Today 10 December 2020 marks Human Rights Day and on this day, we examine the insidious act of gay conversion therapy. Administered by many respected religious organisations in first world countries like Australia, this type of therapy has lasting effects on young vulnerable members of the LGBTIQA+ community who are told they are ‘broken’, ‘sinners’, ‘deviants’ and are effectively ostracised from their families, friends and churches due to their differing sexual identities.
Currently in Victoria, Australia, Premier Daniel Andrews is debating this bill before parliament outlawing gay conversion therapy practices across the state.
The Premier said he didn’t speak often of his faith as it was a deeply personal matter but he was quoted to say that bigotry disguised as religion was an “insult”.
“To be told you are broken, you are wrong, you are a sin, you’re unwell, infected even, just for being who you are is deeply offensive – most of all it is cruel,” Mr Andrews said.
“This is not kindness and love, or the protection of the vulnerable and persecuted. This is not something to be proud of. This is not what I pray for.”
Amnesty International Western Australia welcomes the strong condemnation from the Victorian Premier’s views of so-called ‘conversion therapy’.
The conversion practices movement make pseudoscientific claims which tell LGBTIQA+ people they can change their sexual orientation or gender identity.
Depending on techniques used, LGBTIQA+ conversion therapy has been found by the United Nations to be unethical, unscientific, ineffective and, in some instances, tantamount to torture. The Australian Psychological Association and the Australian Medical Association have condemned conversion therapy as harmful and ineffective.
In early 2020, Victor Madrigal-Borloz, an Independent Expert on protection against violence and discrimination had collated data from 130 submissions from victims of conversion therapy practices to inform his latest report to the Human Rights Council.
Through these submissions, Mr Madrigal-Borloz heard conversion was attempted through beatings, rape, electrocution, forced medication, isolation and confinement, forced nudity, verbal offense and humiliation and other acts of physical, psychological, and sexual abuse.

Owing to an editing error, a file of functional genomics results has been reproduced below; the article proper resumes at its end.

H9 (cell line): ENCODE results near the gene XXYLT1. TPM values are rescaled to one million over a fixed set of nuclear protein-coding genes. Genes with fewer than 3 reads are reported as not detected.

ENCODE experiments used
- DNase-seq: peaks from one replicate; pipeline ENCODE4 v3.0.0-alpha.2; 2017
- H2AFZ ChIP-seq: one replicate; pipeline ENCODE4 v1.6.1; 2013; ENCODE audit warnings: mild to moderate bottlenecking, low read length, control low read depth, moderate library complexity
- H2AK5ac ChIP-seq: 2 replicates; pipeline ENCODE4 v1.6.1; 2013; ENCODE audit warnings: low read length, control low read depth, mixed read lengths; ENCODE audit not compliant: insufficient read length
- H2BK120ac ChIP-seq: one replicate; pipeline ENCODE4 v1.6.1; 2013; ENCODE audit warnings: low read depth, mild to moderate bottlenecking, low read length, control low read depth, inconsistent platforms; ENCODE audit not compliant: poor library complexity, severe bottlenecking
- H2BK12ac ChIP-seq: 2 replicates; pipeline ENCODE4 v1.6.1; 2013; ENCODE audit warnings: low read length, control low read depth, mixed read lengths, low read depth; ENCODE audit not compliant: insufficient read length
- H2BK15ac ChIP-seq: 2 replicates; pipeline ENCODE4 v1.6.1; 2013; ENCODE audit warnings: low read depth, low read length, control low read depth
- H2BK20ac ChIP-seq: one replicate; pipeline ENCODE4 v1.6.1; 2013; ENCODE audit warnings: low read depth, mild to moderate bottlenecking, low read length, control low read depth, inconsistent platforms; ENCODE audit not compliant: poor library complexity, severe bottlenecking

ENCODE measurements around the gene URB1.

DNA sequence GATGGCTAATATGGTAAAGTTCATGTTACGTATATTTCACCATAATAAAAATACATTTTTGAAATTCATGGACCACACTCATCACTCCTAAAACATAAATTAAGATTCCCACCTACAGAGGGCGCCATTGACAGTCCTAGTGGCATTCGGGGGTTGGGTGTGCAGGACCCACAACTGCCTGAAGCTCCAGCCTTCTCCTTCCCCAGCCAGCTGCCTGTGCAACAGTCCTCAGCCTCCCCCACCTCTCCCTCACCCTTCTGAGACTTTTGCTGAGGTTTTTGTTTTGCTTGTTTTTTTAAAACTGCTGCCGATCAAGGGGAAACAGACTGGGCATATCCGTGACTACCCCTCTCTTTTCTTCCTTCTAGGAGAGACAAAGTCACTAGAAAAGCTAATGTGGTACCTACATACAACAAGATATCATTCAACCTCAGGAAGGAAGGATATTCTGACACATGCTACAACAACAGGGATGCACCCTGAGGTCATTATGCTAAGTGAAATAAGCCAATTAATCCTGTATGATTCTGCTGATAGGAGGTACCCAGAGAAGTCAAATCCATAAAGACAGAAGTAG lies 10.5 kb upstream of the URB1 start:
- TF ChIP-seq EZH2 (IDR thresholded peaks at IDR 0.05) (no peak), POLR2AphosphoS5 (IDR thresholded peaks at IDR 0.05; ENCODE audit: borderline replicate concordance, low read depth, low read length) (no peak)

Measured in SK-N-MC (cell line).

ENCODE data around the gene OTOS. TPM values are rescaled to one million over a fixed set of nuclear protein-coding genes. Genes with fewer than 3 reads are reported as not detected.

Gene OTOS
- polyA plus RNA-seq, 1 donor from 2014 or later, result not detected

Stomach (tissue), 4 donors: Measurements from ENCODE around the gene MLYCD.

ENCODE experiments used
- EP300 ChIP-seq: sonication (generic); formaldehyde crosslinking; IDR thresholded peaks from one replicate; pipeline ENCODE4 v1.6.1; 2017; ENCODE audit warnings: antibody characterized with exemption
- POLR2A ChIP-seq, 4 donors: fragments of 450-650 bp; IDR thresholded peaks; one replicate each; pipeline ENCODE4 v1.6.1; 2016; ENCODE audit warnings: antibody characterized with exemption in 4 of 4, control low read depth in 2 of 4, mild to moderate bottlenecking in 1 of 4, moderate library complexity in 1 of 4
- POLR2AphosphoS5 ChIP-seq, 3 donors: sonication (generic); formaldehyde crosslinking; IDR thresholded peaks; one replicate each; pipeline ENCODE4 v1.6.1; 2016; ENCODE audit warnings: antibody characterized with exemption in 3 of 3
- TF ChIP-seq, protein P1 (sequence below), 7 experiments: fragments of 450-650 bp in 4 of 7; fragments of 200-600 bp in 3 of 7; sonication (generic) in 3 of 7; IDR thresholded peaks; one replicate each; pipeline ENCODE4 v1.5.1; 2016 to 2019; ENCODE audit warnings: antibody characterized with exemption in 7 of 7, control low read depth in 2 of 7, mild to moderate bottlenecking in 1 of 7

Gay conversion therapy is a human rights violation and an attempt to suppress a person’s sexuality and instil a deep sense of shame in who they are as a person.
Up to 10% of lesbian, gay, bisexual and trans Australians are vulnerable to harmful so-called conversion therapy practices, according to a 2018 report from La Trobe University and the Human Rights Law Centre.
Time to stand strong
Long-time LGBTIQA+ advocate, Tasmanian man Rodney Croome has rallied for gay rights for three decades and over that time he fought countless prejudice and hate through his battle for equality.
“Ultimately, for me it’s about belonging and that you will belong and there will be a people and a place for you,” he said.
“Trans and gender diverse people aren’t just our friends and family members, they are members of our rainbow community, they are allies in our struggle for freedom and equality and we in theirs.”Rodney Croome
“We must continue to stand with them, especially now when they are under greater attack than ever. Anything less is a betrayal of our own long struggle.”
Same-sex relationships and religion
In the Anglican parish of St Andrews in Subiaco, the Reverend Peter Manuel welcomes a LGBTIQA+ crowd to his services and hosts same-sex friendly services for the local community who simultaneously identify as same-sex and love their religion.
“I believe that marriage is a stable form of relationship and I’m thrilled that same-sex-attracted people really want the stability that marriage symbolises,” Rev Manuel said.
“In our society things that build up relationships and commitment are good things. In the face of a world where people fight each other and divorce is very easy and all the other things, this is a symbol of hope.”
“The Church is a very conservative organisation and from our foundational document, the Bible, our history, and, of course, the history of the Western world, marriage has been between a man and a woman — so that’s been a big jump for many people.”Rev Peter Manuel
Western Australian Greens MLA the Hon Alison Xamon said there was simply no place for this abhorrent practice [gay conversion therapy] in this modern-day world.
“Any intervention claiming to ‘treat’ something which is not a disorder is absolutely unethical and should be banned immediately,” she said.
“We know that LGBTIQA+ children and young people experience poorer mental health outcomes and have greater risk of suicidal behaviours than their peers. This makes them particularly vulnerable to the terrible impacts of conversion therapy.”
“Worryingly, LGBTIQA+ children and young people from religious backgrounds, and often with no power to resist, are most vulnerable. This is in direct conflict with community expectations that LGBTIQ children and young people be nurtured and protected from physical and psychological harm.”
On this Human Rights Day, we reflect on the year that has passed, unlike any other, and the egregious human rights violations that still exist to this day all around the world and in our backyard. Love is love and individuals don’t choose their sexuality, nor should they feel ashamed or not valid in society if their sexuality does not ‘fit’.
Let’s stand together with our friends, family and community and unite as allies in this common fight against equality and gay conversion therapy, on Human Rights Day and every other day until this treacherous betrayal of human rights is abolished.
Words by Jacqui O’Leary